Brandi Carlile was also on hand and honored with the impact award
Rising talent in the country community was recognized on Tuesday morning (Nov. 12), when CMT revealed its Next Women of Country 2020 Class at CMA Theater at Nashville’s Country Music Hall of Fame and Museum. The franchise, which launched in 2013 to provide opportunities for females struggling to be heard at country radio and booked on major tours, introduced its 11 new artists with a writers round that featured the singers each performing one of their songs.
Newcomer Caylee Hammack told Billboard ahead of the event that it was an honor to be one of 10 other acts inducted to the 2020 class and that she feels a sense of camaraderie, despite the industry often pitting women against each other and making them believe there is only one slot for females.
“Miranda [Lambert] told me that this whole industry will trick you into believing that there’s one slot for a woman at the top, but there is no slot for a woman at the top,” Hammack said. “We have to make them as we go and the only way we can do that is to rise together and help each other throughout this.”
In addition to Hammack, Abbey Cone, Avenue Beat, Gabby Barrett, Hailey Whitters, Kylie Morgan, Madison Kozak, Renee Blair, Sykamore, Tiera and Walker County were also inducted into the 2020 class. Several of the women, including Cone, Kozak, Walker County and Barrett, have attended past Next Women of Country events hoping to one day be invited themselves. “I've been following it for a while and seen so many amazing songwriters and storytellers come out of it who I look up to. So it feels full-circle to be invited into this 2020 class,” Kozak said.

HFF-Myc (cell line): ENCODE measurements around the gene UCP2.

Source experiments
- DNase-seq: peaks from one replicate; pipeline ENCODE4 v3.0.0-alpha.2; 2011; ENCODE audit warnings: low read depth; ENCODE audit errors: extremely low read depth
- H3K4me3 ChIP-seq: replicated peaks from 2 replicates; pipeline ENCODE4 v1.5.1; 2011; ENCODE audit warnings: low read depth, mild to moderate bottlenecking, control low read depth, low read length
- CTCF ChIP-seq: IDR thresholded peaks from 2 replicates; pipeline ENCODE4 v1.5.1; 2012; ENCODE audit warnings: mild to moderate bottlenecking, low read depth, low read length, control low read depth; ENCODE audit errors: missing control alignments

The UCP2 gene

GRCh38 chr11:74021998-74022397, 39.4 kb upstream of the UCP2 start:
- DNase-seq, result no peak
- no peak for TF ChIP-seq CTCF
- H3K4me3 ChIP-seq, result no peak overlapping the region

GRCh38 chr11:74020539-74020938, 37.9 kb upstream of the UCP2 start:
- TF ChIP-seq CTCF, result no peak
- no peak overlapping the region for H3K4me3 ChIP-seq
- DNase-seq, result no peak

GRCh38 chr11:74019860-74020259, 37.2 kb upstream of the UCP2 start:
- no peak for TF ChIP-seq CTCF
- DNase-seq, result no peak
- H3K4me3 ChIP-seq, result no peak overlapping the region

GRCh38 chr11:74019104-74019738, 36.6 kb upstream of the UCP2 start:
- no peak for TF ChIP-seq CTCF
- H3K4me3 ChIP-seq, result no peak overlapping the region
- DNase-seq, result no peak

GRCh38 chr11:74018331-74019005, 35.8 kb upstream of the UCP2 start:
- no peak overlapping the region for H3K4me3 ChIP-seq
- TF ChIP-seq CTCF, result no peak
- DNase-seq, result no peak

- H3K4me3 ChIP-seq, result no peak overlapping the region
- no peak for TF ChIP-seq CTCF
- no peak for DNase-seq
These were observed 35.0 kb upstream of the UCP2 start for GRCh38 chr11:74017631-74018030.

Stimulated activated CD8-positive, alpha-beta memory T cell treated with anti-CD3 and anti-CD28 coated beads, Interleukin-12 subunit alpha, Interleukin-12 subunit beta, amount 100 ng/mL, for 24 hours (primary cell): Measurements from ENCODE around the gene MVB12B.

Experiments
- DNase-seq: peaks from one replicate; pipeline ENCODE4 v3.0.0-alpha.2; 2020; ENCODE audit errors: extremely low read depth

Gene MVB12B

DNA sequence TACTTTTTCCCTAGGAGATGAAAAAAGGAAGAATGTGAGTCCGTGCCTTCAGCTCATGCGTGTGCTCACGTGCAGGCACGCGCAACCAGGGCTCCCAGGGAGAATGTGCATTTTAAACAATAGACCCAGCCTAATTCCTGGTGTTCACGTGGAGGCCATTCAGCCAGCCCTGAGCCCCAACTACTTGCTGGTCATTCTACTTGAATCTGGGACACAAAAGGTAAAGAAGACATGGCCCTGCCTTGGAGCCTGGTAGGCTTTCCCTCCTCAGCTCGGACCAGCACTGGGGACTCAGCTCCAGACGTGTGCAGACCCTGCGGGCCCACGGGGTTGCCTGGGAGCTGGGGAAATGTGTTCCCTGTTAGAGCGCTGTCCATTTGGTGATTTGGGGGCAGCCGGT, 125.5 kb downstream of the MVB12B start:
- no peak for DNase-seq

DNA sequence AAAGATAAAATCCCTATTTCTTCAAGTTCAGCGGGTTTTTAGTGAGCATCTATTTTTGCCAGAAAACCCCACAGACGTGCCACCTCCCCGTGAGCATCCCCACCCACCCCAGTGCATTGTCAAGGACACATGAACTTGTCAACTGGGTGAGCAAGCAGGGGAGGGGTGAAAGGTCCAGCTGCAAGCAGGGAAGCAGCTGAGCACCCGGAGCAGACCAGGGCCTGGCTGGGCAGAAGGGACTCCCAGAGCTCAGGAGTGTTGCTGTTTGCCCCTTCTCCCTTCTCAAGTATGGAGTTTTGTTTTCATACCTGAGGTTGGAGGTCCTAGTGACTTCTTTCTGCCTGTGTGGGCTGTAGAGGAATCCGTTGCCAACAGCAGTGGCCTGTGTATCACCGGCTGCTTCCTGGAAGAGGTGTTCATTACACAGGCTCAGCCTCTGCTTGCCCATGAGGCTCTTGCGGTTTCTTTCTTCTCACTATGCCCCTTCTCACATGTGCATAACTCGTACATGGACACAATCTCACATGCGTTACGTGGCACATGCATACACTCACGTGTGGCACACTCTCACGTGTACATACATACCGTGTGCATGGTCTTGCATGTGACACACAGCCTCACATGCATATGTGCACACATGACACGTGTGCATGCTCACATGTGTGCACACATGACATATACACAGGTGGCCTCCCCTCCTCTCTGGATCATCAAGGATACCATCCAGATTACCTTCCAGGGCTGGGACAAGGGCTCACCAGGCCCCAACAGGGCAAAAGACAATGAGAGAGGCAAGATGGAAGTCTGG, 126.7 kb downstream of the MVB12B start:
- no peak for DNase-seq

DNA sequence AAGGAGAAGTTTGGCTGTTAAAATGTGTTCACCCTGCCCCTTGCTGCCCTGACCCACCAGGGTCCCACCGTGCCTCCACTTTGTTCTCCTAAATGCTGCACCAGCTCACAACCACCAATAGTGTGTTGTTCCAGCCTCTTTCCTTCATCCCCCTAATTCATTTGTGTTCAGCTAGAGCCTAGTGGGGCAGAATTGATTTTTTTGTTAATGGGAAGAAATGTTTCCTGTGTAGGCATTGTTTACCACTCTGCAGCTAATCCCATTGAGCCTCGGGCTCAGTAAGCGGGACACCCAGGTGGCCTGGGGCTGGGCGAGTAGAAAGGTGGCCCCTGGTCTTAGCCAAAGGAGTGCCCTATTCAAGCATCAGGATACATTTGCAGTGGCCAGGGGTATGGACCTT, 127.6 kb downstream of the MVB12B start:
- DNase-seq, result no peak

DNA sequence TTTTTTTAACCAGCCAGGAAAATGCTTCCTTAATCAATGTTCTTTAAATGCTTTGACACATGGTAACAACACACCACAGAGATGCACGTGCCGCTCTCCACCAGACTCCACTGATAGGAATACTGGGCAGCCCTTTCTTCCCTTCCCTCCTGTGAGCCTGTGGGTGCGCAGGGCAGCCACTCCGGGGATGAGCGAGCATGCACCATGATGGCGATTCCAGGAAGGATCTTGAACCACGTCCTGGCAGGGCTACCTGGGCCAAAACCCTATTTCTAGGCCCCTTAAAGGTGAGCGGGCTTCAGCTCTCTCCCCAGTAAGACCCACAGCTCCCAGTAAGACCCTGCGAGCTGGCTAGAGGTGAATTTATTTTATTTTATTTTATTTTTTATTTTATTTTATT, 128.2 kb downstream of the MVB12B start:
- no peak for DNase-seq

“I think about how I got here and how I was inspired to chase this dream and it was because there were female powerhouse artists who I looked up to and showed me that it was possible like Loretta Lynn and Dolly Parton, Shania Twain. They showed me what it means to be a female in country music,” she added. “I think that this class is representative of that and it's lifting our voices. Leslie Fram is amazing for that and making us feel seen and heard. I hope [CMT Next Women of Country] is a microphone for the stories that all of us girls have to tell and that we can impact some others.”
Martina McBride and Fram, senior vp, music strategy & talent at CMT, announced the newcomers to the stage. Over 70 females have been inducted throughout the annual event with early artists including Lauren Alaina and Kacey Musgraves. When McBride heard that 70 females have been part of the series, she deadpanned, “Wow. So anybody that says that there aren’t enough female artists recording enough great songs is basically full of crap.”
It was a bold statement that Cindy Mabe, president UMG Nashville, reiterated during an impassioned message to the room when asked by Fram to “speak your truth.” Fram invited several of Nashville’s label heads to discuss their plans to help break females in the genre. Standing beside John Esposito, chairman/CEO Warner Music Nashville, Scott Borchetta, president/CEO BMLG, Randy Goodman, chairman/CEO Sony Music Nashville, and Jon Loba, evp BBR Music Group, Mabe stressed the need for women to be exposed on radio.